Extinction of Mitchell's Satyr by collectors

Bastiaan Notebaert bnotebaert at hotmail.com
Wed May 17 14:24:33 EDT 2000

Maes & Van Dyck (1999)* discuss in a general work on Butterflies in Flanders (Belgium) the collecting of butterflies. They write the last Flemmish specimens of Coenonympha tullia and Maculinea teleius in Belgium were collected. They are strongly against capturing butterflies but they mention loss of habitat is the main reason why these species disappeared (for M. teleius it was the building of a home which caused the loss of habitat). But as collectors capture mostly fresh and good looking specimens (with a larger reproduction capability) this can cause large damage to the relictpopulations. So, a ban on collecting can save small relictpopulations but can't give any guaranties on durable survival of the species. Conservation of good habitats which are large enough is more important.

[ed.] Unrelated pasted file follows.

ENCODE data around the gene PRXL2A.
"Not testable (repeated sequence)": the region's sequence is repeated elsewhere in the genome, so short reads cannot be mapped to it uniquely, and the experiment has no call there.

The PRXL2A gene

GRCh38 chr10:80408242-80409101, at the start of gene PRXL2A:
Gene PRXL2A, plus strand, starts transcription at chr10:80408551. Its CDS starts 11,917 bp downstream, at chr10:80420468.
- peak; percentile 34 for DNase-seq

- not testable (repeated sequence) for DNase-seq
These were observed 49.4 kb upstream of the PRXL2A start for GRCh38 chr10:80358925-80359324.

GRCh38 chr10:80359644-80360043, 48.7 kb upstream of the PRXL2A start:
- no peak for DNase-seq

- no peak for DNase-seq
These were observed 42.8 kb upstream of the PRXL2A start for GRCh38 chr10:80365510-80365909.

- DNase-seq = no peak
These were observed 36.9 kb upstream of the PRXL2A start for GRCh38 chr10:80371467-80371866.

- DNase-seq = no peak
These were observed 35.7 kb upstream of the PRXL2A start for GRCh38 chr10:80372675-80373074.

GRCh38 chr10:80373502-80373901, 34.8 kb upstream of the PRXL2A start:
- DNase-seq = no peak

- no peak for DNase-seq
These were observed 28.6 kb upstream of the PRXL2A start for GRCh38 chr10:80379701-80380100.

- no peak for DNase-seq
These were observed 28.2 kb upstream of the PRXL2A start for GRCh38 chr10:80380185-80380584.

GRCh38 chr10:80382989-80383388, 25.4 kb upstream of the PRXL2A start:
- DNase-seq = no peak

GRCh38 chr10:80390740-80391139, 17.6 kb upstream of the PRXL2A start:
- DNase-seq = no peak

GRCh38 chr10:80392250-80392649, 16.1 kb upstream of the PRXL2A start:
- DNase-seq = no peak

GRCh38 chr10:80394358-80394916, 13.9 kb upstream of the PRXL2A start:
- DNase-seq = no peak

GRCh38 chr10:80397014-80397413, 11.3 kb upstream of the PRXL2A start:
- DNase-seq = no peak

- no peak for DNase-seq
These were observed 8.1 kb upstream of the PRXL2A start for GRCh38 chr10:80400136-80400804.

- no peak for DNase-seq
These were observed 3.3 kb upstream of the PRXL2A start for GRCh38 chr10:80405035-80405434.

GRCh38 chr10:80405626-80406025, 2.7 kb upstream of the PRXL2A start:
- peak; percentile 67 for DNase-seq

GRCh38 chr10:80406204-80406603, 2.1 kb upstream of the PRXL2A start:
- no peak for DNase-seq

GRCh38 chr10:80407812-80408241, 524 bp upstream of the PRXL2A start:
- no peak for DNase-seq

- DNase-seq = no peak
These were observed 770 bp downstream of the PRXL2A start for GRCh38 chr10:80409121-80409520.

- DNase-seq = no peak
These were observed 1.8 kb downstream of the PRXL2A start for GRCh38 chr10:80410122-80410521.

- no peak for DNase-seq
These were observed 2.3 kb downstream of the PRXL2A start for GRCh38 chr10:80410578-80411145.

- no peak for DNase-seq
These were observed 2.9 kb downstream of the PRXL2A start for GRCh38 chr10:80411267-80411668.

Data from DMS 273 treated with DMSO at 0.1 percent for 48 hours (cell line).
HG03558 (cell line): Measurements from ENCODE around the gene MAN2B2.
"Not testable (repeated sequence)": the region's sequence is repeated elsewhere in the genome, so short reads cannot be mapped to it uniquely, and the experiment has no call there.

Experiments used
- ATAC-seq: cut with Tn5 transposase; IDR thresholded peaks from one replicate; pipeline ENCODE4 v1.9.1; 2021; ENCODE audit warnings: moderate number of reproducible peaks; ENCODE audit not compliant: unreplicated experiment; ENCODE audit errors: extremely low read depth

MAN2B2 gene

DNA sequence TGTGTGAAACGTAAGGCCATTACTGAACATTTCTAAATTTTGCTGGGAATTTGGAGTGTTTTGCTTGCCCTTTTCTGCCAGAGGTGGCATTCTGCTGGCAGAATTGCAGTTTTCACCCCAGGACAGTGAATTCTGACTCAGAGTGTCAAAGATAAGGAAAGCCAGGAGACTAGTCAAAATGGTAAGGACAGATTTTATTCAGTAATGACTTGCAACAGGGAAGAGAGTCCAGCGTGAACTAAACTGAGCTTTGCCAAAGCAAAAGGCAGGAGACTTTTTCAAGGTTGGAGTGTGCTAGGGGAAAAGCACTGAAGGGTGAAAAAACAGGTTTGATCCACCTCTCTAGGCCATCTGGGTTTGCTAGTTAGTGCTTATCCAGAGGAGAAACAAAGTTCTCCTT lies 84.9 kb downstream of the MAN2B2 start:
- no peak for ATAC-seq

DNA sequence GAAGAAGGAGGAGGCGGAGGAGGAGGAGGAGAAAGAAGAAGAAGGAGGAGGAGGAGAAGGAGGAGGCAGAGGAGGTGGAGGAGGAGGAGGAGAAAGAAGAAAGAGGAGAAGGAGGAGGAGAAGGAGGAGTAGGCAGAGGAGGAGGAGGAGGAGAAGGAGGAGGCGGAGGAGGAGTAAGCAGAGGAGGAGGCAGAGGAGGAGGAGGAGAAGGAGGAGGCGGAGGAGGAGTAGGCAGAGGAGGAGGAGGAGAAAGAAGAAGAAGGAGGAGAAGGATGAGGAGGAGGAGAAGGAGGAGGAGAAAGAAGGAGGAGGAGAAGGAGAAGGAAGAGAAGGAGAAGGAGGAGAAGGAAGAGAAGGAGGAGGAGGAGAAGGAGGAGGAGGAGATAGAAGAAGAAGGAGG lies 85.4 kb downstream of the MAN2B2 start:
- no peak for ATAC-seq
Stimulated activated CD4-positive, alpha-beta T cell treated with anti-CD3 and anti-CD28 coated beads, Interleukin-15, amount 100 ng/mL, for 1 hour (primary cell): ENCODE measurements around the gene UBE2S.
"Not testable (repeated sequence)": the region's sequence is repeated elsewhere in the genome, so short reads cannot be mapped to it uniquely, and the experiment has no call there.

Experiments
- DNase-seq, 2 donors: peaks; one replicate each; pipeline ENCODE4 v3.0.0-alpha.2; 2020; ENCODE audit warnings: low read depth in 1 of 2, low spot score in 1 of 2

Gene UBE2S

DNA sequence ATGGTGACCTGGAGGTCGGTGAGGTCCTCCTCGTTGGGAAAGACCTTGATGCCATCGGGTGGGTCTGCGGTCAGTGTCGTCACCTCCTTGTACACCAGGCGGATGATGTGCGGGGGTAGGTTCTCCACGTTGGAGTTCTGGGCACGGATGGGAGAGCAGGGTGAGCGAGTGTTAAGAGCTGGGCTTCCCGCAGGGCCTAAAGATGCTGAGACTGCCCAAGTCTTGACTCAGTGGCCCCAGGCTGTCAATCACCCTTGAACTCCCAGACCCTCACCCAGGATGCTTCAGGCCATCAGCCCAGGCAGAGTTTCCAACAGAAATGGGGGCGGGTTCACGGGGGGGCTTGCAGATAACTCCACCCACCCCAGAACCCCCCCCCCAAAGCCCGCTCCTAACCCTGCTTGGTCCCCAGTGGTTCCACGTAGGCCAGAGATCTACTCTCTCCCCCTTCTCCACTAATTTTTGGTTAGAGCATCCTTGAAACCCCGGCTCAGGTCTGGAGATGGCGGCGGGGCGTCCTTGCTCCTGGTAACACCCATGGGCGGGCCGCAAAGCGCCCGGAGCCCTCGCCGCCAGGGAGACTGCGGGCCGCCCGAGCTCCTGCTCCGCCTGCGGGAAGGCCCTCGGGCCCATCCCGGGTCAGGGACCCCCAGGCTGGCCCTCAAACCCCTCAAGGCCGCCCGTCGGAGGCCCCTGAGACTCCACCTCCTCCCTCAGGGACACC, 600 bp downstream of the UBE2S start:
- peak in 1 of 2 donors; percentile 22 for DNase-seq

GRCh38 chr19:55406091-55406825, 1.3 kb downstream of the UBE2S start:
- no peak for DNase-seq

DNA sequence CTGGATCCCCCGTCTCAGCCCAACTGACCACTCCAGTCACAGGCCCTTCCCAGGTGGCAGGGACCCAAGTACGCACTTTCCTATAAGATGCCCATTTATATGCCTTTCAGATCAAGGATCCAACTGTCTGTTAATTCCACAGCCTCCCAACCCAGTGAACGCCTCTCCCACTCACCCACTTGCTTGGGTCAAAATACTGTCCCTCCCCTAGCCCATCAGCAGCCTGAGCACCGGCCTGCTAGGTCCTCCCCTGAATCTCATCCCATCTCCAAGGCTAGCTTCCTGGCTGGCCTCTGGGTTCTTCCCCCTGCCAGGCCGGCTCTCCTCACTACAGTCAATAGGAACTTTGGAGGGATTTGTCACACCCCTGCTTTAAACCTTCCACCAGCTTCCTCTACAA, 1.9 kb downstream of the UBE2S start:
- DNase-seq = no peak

They also mention that Thomas JA (1983) found that in one day collecting in the summit of the Flight-period of Polyommatus bellargus a collector can maximally capture 18 % of the adult butterflies!
Unless these facts I'm also against active collecting butterflies. When you now that in a country as Flanders were the situation for butterflies is really disastrous (due to loss of habitat) and a population can be as small as maximal 1 butterfly observed a year (e.g. Cupido minimus in Bellem, East-Flanders; probably extinct in 1998 by constructing a concreted path on the habitat), you understand capturing one butterfly can cause a lot of damage. 
Beside, in Belgium the capturance and possession of some species is prohibited by law.

Bastiaan Notebaert
*: Maes D. & Van Dyck H., 1999, Dagvlinders in Vlaanderen - Ecologie, verspreiding en behoud; Stichting leefmilieu/Antwerpen i.s.m. Instituut voor natuurbehoud en Vlaamse Vlinderwerkgroep/Brussel.
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